California Sun

Good morning. It's Wednesday, Nov. 20.
Today's edition: 12 items, < 4 minutes

Governor escalates his battle against fossil fuels.
The Navy plans to eject a sailor from the SEALs.
And the last Woolworth luncheonette in America.



Gov. Gavin Newsom toured an oil spill near McKittrick in Kern County on July 24.

Irfan Khan/L.A. Times via Getty Images

Gov. Gavin Newsom halted the approval of new hydraulic fracturing in the state until permits could be subjected to an independent review. He also placed a temporary stop on steam injection drilling, a technique blamed in a massive petroleum spill in Kern County over the summer. Environmental groups' spirits soared; petroleum stocks sank. KQED | Bloomberg


Tenant groups across California have reported a surge of notices to vacate as the enactment of the rent cap law approaches on Jan. 1. In a state experiencing severe housing stress, the displacement can be a trigger to homelessness. A number of local governments rushed emergency eviction holds into law. CALmatters | Mercury News

Home sale survey: California now has 91 of the nation's 100 most expensive ZIP codes. The Guardian | PropertyShark


People listened to speakers at the California Democratic Party convention in Long Beach on Saturday.

Brittany Murray/Press-Telegram via Getty Images

California Democrats just want a presidential candidate who can beat President Trump. A poll found that 55 percent of the state's likely Democratic voters care more about having a winning candidate than one whose policy views mirror their own.

Few Californians, however, appear to believe that person is Pete Buttigieg. The poll found the small-town mayor lagging far behind Joe Biden and Sen. Elizabeth Warren even as he's surged to the top of the field in Iowa and New Hampshire. Sacramento Bee | S.F. Chronicle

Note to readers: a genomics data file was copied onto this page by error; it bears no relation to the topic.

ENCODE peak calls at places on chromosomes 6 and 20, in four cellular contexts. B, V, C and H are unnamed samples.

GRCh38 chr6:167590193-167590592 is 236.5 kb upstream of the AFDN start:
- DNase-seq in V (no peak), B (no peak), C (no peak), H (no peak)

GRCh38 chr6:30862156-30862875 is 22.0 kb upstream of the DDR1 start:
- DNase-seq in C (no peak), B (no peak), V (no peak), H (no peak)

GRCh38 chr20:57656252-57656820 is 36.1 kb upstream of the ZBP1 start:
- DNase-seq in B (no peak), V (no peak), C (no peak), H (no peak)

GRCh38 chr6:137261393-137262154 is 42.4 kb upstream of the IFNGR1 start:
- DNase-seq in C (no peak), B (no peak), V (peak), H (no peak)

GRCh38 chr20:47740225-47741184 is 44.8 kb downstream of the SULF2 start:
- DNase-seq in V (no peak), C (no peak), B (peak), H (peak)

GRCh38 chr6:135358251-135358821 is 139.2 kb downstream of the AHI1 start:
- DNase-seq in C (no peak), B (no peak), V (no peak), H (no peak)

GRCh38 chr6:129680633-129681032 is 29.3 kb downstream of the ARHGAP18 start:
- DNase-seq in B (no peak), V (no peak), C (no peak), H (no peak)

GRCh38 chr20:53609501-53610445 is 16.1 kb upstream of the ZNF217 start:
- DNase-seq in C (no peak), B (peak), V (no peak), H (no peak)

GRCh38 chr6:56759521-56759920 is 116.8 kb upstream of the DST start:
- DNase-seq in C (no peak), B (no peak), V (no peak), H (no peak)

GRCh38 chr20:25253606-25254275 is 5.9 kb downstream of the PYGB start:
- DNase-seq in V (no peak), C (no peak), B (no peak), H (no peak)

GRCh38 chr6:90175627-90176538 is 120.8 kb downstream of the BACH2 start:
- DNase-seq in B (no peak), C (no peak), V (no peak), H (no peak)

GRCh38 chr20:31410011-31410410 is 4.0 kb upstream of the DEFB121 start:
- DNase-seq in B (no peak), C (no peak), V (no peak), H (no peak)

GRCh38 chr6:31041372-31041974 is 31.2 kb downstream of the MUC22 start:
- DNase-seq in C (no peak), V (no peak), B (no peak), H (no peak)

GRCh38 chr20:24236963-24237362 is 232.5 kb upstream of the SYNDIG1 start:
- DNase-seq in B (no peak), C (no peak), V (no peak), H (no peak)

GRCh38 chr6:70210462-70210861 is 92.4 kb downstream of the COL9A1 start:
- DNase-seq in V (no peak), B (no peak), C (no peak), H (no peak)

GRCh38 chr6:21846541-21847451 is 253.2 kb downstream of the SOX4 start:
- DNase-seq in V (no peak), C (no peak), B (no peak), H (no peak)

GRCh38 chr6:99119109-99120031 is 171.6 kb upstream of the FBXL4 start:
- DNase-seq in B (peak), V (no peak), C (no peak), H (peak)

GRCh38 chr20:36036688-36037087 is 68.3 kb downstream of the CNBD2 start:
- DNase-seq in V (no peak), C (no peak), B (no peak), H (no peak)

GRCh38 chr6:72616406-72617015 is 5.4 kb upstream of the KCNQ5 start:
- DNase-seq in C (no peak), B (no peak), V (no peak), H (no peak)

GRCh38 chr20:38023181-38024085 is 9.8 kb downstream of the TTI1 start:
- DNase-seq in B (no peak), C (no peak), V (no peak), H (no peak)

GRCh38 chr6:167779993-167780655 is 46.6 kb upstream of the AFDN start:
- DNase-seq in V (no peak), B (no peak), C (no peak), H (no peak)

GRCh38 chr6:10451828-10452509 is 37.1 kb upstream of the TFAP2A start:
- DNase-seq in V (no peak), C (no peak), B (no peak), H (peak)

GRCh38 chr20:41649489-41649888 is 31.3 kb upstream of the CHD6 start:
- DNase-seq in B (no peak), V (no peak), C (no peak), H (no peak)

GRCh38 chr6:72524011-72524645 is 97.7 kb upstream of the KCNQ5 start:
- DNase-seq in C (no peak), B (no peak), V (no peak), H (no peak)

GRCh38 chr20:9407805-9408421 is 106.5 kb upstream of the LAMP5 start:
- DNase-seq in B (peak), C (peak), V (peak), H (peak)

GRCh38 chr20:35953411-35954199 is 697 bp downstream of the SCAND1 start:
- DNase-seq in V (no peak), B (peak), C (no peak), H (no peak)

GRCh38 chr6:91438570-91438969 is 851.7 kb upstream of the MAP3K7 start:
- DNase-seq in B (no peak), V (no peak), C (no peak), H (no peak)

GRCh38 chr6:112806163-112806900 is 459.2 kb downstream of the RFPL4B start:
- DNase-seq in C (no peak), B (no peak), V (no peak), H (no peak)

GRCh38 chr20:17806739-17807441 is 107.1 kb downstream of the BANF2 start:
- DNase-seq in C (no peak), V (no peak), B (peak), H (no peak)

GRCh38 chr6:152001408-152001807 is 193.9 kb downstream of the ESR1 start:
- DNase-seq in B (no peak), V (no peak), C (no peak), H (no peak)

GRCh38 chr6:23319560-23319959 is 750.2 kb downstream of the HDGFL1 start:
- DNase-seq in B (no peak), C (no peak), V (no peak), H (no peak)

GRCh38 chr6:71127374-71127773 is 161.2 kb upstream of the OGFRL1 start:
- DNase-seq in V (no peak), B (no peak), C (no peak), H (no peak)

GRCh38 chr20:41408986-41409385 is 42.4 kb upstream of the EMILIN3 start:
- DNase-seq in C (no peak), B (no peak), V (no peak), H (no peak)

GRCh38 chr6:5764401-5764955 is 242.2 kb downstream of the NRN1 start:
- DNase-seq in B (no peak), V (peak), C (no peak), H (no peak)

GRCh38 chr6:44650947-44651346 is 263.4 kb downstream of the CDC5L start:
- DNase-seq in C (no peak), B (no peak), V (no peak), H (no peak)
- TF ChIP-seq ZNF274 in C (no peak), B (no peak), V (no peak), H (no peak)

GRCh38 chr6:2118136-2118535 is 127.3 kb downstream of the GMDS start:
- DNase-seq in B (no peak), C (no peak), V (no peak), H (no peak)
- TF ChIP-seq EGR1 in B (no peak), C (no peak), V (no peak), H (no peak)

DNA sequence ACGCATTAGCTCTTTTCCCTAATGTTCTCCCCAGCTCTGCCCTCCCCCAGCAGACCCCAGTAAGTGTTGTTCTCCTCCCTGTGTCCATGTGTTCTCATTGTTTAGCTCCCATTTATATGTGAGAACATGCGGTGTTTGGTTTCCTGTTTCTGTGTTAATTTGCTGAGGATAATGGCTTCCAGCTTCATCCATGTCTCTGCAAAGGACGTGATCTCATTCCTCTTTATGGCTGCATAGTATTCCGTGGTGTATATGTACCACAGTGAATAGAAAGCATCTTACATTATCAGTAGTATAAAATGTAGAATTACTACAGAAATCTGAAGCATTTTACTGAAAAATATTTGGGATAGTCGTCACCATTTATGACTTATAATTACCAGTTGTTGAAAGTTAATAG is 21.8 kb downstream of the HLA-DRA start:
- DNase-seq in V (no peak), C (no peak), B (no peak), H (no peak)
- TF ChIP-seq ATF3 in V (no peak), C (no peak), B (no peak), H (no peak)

Northern California


Lights went dark in Oakland during a power shutoff on Oct. 10.

Ray Chavez/Mercury News via Getty Images

Citing improved weather conditions, PG&E scaled back its planned power outage for Wednesday. Most of the Bay Area was expected to escape the shutoff. Still, more than 180,000 homes and businesses — serving roughly 540,000 people — were poised to lose power across Northern California, including wine country and the Sierra foothills. S.F. Chronicle | A.P.

See a map showing the planned outage area, and use PG&E's lookup tool to determine if your address may be affected.

Lawmakers hammered PG&E executives during a hearing in Sacramento. The Oct. 9 shutoff, one lawmaker said, amounted to "a big 'screw you' to your customers, to the Legislature, to the governor." A.P. | N.Y. Times


A Paradise couple made a monetary claim for a $280 million emerald that they said was destroyed in the 2018 Camp Fire. Oddly enough, PG&E wants proof. The gem, described as weighing 500 pounds, would have been among the most expensive on earth. Bloomberg | Sacramento Bee


Vineyards form a patchwork across Sonoma County.

George Rose/Getty Images

Wealthy winemakers in Northern California are ignoring local environmental laws — ripping through forests and wetlands, paying the fines, then continuing with their projects. Activists want to see them face more severe consequences. "As long as there is no jail time, these vineyardists are happy to go ahead and do whatever they want, and the fines are just a write-off," an environmentalist said. "They're a part of doing business for these people." NPR